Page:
Next up we have “The Problem of the Little Red Schoolhouse.” A young boy goes missing from the schoolyard after recess under the watchful eye of the teacher. She last saw little Tommy Belmont swinging on the swing, but after calling the children in, she finds that he’s vanished, even though there are no places for either him or a kidnaper to hide. When the family starts getting ransom calls, the police are brought in. It’s a good, tense story with an unsettling experience in the house of a suspected old man, but the mystery felt a little weak. I would think that the other students would notice something amiss, and one aspect of the culprit is barely hinted at. The story also has Dr. Sam forget to talk to a character who could clear everything up until near the end of the story. Still good, but not as solid as some of the others.

“The Problem of the Christmas Steeple” is the first Dr. Sam Christmas story. This time, Northmont’s white Christmas is being thrown off by a gyspy encampment nearby, leading to much wailing and gnashing of teeth from the townsfolk. And to make matters worse for them, the local parson is inviting them to church. Dr. Sam isn’t impressed by the controversy, but things get interesting when Sheriff Lens goes to speak with the parson after the service. He and Dr. Sam see the parson run into the steeple, but after they break down the locked door and head up, they find the parson stabbed and the leader of the gypsies saying he didn’t do it.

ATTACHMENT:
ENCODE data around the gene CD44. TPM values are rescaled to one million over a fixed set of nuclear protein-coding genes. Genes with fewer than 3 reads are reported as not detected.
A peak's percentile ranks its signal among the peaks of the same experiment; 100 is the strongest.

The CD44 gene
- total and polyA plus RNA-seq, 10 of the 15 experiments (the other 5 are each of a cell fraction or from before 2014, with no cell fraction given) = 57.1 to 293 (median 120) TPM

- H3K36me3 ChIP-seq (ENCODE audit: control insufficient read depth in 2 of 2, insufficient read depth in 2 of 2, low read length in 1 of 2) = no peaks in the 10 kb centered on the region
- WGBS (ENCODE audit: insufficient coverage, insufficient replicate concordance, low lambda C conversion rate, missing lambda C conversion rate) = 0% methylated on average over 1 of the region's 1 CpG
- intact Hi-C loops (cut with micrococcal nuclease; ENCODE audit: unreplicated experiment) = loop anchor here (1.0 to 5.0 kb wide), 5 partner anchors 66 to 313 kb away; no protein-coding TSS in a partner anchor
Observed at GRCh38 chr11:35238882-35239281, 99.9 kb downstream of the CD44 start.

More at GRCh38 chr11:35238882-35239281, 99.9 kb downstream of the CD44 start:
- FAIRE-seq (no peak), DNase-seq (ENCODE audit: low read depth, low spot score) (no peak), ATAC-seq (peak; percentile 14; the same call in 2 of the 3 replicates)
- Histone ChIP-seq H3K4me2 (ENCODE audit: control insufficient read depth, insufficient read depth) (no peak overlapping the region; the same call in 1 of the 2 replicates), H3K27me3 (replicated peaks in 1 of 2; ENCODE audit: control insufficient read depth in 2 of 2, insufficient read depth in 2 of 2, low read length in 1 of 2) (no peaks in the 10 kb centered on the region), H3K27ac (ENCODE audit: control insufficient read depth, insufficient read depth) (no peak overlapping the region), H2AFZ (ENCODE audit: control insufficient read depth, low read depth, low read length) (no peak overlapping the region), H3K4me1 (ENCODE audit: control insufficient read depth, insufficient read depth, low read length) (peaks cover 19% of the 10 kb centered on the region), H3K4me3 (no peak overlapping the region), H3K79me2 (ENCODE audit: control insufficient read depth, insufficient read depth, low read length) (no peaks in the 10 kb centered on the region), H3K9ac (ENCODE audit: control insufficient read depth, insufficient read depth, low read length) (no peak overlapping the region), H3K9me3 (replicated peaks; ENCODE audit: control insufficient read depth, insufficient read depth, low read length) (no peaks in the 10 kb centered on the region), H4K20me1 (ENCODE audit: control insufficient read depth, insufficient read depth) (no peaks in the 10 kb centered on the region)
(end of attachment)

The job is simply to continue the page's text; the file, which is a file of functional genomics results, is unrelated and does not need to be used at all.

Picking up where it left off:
Needless to say, he didn’t. As Dr. Sam says, “...[H]ow could you have a locked room that wasn’t even a room--that was in fact open on all four sides?” But not only could no one have slipped out of the steeple past the locked door and Dr. Sam and Sheriff Lens, but the “open” sides of the steeple are blocked by chicken wire. That leads him to his next comment, “And how could you have a mystery when the obvious murderer was found right there with the weapon and the body?” The killer is more of a surprise this time, and while the “how” might be obvious, I was honestly impressed at how well-done the cluing is. I really think that this is one of the reasons why I like Hoch so much; his skill at having even seemingly-irrelevant details be an important part of or a hint to the solution.

But on a nitpicky note, Dr. Sam’s comment in the epilogue is wrong. This wasn't the first time he'd done this.